Threads Logo Threads Logo Facebook Email Pinterest Twitter Instagram YouTube Icon Headphones Icon Favorite Navigation Search Icon Forum Search Icon Main Search Icon Close Icon Video Play Icon Indicator Arrow Icon Close Icon Hamburger/Search Icon Plus Icon Arrow Down Icon Video Guide Icon Article Guide Icon Modal Close Icon Guide Search Icon
Insider

Sign in or become an insider to access this story

Sign In

Select Quality Lighting and Glasses to See Your Sewing Better

Invest in quality lighting, lenses, and accessories
Threads Issue #211, Oct./Nov. 2020
Article Image
No matter how much fun your frames are, it’s really the lenses that improve your sewing experience and results. Find out how to get the best lenses for your needs. Eyeglass frames: Wissing customized versions, SpecsNashville.com.

Those of us who love to sew often make significant investments in our tools, but paying attention to your vision can have a big influence on your sewing enjoyment.

I am a licensed optician and have helped many people with special visual requirements (glasses for musicians, plumbers, and pilots, for example). Sewers have particular visual needs, too. We often require magnification beyond that used for reading or other everyday tasks, as well as brighter light. I’ll explain why you may find it increasingly difficult to see the eye of a needle to thread it, and offer solutions for choosing eyewear that can bring your finest work into perfect focus. Some options are for those who need glasses, but others apply to almost anyone.

Presbyopia, the condition that causes trouble seeing small details starting around age 40, affects everyone. The decreased flexibility of the eye’s lens and muscles is inevitable, and the ability to change focus from distance to near diminishes beginning at an early age: 20-year-olds have more trouble than 6-year-olds. Presbyopia usually becomes more apparent around age 40 and continues to increase until around age 60. It’s the reason that people who always had perfect vision may start needing glasses for distance as well as reading after 40. In truth, your eyes always needed some correction, but when you were younger they could focus through it.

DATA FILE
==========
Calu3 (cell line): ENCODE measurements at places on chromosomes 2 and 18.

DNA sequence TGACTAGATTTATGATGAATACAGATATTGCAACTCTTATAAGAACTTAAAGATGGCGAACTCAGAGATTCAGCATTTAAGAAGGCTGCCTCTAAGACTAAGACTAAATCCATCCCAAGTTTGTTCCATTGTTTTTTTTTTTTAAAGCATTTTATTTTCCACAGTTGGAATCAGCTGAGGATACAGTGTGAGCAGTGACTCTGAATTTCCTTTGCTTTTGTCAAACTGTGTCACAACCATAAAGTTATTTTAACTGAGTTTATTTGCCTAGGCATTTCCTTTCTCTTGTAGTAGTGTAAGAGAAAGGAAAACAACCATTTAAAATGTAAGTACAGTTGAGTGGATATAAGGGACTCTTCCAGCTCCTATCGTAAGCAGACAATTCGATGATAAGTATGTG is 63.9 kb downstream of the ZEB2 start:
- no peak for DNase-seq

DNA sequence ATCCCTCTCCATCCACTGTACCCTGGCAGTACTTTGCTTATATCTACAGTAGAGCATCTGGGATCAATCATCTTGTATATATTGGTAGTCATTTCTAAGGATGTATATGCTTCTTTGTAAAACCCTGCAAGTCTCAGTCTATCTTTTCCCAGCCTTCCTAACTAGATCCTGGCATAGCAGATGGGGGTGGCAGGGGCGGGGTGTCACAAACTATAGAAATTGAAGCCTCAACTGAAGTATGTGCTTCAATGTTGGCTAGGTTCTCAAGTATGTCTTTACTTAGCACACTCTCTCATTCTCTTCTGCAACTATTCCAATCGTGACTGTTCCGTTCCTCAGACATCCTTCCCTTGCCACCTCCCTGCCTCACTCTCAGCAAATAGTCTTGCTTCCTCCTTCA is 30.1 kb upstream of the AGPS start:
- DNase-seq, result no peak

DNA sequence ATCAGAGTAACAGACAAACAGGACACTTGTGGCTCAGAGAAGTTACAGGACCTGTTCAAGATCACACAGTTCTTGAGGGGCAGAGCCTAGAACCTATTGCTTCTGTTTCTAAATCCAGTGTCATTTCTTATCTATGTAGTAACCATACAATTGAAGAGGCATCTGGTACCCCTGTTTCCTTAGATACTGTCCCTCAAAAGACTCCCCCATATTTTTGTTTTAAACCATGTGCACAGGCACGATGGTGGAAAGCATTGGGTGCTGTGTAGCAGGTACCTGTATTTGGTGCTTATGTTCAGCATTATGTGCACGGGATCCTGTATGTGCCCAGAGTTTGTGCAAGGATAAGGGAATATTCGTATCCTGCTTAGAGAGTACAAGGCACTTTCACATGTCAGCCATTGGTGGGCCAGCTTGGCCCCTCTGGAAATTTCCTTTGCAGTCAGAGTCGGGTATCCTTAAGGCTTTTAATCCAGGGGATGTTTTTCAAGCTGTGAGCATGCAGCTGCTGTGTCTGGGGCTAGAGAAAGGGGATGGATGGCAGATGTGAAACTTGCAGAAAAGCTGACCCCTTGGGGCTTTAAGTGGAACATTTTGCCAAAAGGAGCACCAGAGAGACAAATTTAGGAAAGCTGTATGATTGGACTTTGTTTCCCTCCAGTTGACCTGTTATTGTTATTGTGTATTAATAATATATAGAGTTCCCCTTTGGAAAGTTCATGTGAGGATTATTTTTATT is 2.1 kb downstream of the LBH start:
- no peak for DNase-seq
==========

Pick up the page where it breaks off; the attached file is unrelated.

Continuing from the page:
A common misconception is that using reading correction weakens your eyes and increases your dependence on reading glasses. This is untrue: Avoiding reading glasses only makes your eyes more tired. To enhance your pleasure in sewing, and possibly help you achieve better results, I encourage you to look into all the options for improving your eyesight.

Start your 14-day FREE trial to access this story.

Start your FREE trial today and get instant access to this article plus access to all Threads Insider content.

Start Your Free Trial

Sign up for the Threads eletter

Get the latest including tips, techniques and special offers straight to your inbox.

Sign Up
×
Discuss

Threads Insider

Get instant access to hundreds of videos, tutorials, projects, and more.

Start Your Free Trial

Already an Insider? Log in

Subscribe to Threads today

Save up to 42% and get a free gift

Subscribe

Discuss

  1. lsepeda | | #1

    Thank you for publicizing specialty glasses. I sew professionally, in addition to working extensively on a computer, and playing the piano. The "computer glasses" I have work for all three. In my case, my regular prescription had not changed significantly in a year, so I opted to get the computer glasses as the annual new pair of frames and lenses allowed by my insurance. Fairly low cost options are available at vision centers associated with some warehouse type stores, and elsewhere, if you have your prescription.

Log in or become a member to post a comment.

More From Threads

Discussion Forum

Recent Posts and Replies

  • |
  • |
  • |
  • |
  • |
  • |

Threads Insider Exclusives

View All
View All

Shop the Store

View All
View More